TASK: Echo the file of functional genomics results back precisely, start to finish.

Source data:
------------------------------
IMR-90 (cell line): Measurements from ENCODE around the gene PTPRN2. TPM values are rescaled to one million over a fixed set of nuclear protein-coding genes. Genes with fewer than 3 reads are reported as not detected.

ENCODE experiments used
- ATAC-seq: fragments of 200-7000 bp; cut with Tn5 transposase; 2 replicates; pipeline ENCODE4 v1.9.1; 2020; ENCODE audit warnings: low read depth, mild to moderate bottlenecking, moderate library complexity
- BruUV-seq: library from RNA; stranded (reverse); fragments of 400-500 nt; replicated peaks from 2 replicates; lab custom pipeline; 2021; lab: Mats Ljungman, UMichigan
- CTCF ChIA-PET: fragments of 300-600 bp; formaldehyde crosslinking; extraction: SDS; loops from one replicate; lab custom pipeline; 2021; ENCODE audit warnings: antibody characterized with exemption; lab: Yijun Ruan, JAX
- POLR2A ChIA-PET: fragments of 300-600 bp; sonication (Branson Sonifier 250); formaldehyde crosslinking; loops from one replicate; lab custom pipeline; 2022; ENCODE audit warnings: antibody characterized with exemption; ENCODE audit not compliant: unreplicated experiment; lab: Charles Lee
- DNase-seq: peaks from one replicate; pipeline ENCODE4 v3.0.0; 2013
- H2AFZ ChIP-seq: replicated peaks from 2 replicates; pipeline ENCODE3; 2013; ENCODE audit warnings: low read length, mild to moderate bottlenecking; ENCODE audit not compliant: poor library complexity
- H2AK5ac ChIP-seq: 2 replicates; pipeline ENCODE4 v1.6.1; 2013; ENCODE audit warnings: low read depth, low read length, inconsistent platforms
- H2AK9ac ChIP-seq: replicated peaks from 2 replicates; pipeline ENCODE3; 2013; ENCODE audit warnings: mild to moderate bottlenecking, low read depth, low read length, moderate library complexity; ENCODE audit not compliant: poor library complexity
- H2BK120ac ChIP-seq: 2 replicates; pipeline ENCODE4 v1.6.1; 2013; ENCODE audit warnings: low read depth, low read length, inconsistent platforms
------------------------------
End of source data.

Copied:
IMR-90 (cell line): Measurements from ENCODE around the gene PTPRN2. TPM values are rescaled to one million over a fixed set of nuclear protein-coding genes. Genes with fewer than 3 reads are reported as not detected.

ENCODE experiments used
- ATAC-seq: fragments of 200-7000 bp; cut with Tn5 transposase; 2 replicates; pipeline ENCODE4 v1.9.1; 2020; ENCODE audit warnings: low read depth, mild to moderate bottlenecking, moderate library complexity
- BruUV-seq: library from RNA; stranded (reverse); fragments of 400-500 nt; replicated peaks from 2 replicates; lab custom pipeline; 2021; lab: Mats Ljungman, UMichigan
- CTCF ChIA-PET: fragments of 300-600 bp; formaldehyde crosslinking; extraction: SDS; loops from one replicate; lab custom pipeline; 2021; ENCODE audit warnings: antibody characterized with exemption; lab: Yijun Ruan, JAX
- POLR2A ChIA-PET: fragments of 300-600 bp; sonication (Branson Sonifier 250); formaldehyde crosslinking; loops from one replicate; lab custom pipeline; 2022; ENCODE audit warnings: antibody characterized with exemption; ENCODE audit not compliant: unreplicated experiment; lab: Charles Lee
- DNase-seq: peaks from one replicate; pipeline ENCODE4 v3.0.0; 2013
- H2AFZ ChIP-seq: replicated peaks from 2 replicates; pipeline ENCODE3; 2013; ENCODE audit warnings: low read length, mild to moderate bottlenecking; ENCODE audit not compliant: poor library complexity
- H2AK5ac ChIP-seq: 2 replicates; pipeline ENCODE4 v1.6.1; 2013; ENCODE audit warnings: low read depth, low read length, inconsistent platforms
- H2AK9ac ChIP-seq: replicated peaks from 2 replicates; pipeline ENCODE3; 2013; ENCODE audit warnings: mild to moderate bottlenecking, low read depth, low read length, moderate library complexity; ENCODE audit not compliant: poor library complexity
- H2BK120ac ChIP-seq: 2 replicates; pipeline ENCODE4 v1.6.1; 2013; ENCODE audit warnings: low read depth, low read length, inconsistent platforms